Sunday, 26 August 2012

Scary Mollusk Mouths Had Humble Beginnings

The inside of a mollusk's mouth is a fearsome sight to behold. Most mollusks, from giant squids to predatory slugs, have radulas, or tonguelike structures covered with interlocking teeth that move like a conveyor belt to slice and steer prey down the throat. But a new analysis of 500-million-year-old fossils suggests that the earliest radulas were used merely to slurp up mud-covered food from the seafloor.

University of Toronto graduate student Martin Smith had been examining hundreds of fossil specimens of the Cambrian animals Odontogriphus omalus, a naked slug, and Wiwaxia corrugata, a soft-bodied bottom-dweller covered with spines and scales. (The creatures would have lived at about the same time as an odd shrimplike creature that could grow up to 6 feet (1.8) in length and was equipped with spiny limbs on its mouth for snagging prey.)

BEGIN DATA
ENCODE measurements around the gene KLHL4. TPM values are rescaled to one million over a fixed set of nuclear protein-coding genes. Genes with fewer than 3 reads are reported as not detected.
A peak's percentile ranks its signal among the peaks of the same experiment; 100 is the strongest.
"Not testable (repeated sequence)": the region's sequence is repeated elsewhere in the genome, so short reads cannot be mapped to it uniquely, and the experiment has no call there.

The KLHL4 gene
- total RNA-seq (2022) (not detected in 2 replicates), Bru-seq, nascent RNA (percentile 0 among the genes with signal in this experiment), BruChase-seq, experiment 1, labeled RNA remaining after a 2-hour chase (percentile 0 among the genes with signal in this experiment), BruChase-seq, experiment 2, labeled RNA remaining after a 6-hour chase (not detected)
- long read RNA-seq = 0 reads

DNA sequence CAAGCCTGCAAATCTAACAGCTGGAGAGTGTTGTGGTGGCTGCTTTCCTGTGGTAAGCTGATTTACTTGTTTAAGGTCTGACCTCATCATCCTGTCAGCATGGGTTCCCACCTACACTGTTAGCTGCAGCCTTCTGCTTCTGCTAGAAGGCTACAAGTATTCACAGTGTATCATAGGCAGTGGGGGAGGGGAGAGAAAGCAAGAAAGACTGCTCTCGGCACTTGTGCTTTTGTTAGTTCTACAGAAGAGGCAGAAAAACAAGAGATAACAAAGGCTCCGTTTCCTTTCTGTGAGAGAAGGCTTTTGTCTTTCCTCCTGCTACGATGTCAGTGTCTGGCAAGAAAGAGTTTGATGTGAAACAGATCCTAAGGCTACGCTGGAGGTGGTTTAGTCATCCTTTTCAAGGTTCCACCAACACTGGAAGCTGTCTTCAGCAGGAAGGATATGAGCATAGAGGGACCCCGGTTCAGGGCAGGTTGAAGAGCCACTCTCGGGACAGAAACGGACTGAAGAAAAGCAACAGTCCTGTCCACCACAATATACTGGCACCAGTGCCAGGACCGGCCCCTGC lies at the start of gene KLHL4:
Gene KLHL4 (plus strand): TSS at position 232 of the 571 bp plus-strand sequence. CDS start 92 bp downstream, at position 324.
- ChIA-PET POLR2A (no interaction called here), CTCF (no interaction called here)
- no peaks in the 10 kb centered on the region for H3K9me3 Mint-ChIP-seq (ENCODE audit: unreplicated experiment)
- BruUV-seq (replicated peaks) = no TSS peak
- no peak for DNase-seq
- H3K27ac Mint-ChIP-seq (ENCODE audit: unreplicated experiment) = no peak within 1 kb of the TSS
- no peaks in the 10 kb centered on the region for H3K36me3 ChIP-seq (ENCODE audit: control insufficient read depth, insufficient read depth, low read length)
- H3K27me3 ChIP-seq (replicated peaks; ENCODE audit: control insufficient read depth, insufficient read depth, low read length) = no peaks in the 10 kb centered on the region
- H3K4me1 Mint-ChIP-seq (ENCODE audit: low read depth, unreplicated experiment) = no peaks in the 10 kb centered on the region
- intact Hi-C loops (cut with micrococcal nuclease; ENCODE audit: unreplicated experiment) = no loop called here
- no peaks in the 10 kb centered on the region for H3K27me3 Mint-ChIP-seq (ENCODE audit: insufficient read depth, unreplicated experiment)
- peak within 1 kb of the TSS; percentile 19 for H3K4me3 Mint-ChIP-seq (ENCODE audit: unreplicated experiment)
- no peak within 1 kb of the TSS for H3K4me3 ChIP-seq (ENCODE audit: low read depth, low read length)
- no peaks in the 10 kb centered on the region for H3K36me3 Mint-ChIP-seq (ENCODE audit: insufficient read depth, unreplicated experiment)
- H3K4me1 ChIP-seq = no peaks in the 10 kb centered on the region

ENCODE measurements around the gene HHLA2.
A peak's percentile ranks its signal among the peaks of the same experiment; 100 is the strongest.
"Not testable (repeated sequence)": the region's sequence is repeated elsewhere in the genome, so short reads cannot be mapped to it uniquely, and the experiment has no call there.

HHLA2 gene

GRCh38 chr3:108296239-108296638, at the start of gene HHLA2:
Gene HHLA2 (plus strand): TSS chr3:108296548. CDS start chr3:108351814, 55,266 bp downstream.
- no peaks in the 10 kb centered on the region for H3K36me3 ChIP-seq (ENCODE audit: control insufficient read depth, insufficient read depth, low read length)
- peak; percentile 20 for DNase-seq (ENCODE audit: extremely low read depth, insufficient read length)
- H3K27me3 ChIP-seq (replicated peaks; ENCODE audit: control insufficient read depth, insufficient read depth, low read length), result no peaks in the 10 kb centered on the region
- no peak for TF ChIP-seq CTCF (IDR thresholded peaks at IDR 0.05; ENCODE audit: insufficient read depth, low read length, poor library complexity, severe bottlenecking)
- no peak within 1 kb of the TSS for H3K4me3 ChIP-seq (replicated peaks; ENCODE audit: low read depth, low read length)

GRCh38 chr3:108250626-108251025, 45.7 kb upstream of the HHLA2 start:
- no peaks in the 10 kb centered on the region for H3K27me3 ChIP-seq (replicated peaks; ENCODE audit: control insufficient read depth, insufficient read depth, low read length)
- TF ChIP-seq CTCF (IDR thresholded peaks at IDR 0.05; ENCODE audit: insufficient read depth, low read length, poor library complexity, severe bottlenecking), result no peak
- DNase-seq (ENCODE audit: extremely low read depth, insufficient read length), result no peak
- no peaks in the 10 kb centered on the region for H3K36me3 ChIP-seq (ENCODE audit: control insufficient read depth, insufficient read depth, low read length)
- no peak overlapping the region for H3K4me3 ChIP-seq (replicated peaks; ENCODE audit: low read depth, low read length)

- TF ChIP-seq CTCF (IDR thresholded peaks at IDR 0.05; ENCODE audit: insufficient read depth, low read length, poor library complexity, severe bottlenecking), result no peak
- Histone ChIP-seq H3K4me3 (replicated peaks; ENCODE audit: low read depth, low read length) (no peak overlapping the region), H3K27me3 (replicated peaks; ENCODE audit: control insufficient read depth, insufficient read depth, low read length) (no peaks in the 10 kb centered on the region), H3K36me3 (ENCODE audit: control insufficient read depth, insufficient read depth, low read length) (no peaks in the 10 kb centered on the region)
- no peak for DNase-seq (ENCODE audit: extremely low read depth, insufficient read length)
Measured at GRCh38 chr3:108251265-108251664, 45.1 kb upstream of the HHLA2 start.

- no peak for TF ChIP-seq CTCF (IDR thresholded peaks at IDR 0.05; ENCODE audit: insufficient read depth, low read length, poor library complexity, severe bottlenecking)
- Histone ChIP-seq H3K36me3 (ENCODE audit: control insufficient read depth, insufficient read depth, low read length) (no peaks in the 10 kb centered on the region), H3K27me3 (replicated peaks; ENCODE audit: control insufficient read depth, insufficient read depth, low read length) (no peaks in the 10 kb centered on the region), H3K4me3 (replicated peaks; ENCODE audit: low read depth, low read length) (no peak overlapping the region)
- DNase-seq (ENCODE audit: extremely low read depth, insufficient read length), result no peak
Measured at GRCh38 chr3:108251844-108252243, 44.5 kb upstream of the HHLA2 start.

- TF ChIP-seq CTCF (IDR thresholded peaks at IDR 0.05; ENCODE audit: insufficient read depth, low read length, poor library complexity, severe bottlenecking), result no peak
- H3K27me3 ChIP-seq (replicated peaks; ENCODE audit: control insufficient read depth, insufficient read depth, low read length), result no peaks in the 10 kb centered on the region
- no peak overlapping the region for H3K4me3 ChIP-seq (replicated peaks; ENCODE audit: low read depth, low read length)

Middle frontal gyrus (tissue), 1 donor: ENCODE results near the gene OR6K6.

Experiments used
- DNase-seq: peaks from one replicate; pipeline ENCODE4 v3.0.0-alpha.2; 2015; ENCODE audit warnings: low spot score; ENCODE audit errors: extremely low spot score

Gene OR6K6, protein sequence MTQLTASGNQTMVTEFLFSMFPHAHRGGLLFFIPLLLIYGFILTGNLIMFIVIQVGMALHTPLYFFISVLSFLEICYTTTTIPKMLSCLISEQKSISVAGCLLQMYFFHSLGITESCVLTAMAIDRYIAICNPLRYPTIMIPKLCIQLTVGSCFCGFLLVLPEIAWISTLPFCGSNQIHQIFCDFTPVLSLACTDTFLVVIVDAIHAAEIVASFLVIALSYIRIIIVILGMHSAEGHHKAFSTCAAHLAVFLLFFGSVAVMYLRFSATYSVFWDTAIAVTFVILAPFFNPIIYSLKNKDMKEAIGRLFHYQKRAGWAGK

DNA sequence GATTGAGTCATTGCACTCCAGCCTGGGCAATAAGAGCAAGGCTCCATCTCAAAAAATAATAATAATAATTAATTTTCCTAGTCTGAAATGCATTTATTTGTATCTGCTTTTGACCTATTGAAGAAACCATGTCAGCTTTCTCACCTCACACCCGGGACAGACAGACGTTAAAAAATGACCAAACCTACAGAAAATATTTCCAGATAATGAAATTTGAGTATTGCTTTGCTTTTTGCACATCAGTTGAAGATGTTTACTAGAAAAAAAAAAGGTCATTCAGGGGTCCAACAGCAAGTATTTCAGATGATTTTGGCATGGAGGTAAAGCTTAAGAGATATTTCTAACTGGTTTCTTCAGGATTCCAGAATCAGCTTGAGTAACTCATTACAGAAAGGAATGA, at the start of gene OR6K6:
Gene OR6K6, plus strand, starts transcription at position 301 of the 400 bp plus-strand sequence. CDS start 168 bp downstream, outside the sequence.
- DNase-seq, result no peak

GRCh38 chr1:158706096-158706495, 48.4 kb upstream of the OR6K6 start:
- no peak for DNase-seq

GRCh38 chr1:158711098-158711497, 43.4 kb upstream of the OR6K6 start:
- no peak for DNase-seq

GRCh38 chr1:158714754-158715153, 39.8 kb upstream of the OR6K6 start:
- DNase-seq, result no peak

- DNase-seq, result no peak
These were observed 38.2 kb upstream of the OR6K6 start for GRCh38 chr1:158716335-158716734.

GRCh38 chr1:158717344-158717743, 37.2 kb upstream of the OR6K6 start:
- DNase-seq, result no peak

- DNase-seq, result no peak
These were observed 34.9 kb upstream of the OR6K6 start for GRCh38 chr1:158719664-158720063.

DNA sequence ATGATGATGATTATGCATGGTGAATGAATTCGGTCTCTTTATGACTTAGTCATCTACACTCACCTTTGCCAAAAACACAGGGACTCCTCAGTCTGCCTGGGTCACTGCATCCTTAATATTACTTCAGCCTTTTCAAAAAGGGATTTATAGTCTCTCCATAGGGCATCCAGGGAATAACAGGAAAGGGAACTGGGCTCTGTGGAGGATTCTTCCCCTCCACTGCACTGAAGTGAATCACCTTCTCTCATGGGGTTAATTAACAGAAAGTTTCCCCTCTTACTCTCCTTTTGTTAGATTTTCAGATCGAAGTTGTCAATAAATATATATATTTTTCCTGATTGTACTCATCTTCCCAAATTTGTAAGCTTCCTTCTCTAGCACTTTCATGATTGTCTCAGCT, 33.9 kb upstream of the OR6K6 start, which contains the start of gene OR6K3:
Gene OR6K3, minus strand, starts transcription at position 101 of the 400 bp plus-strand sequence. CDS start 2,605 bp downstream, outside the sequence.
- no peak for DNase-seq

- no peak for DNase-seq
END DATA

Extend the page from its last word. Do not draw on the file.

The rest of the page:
Scientists had been unsure about where these animals fit in the evolutionary tree, whether they were members of the groups Mollusca, Annelida, or a group containing molluks and annelids. The basis for the confusion had to do with the organisms' bizzare mouthparts, which resembled both the radula of mollusks and the jaws of some annelid worms.

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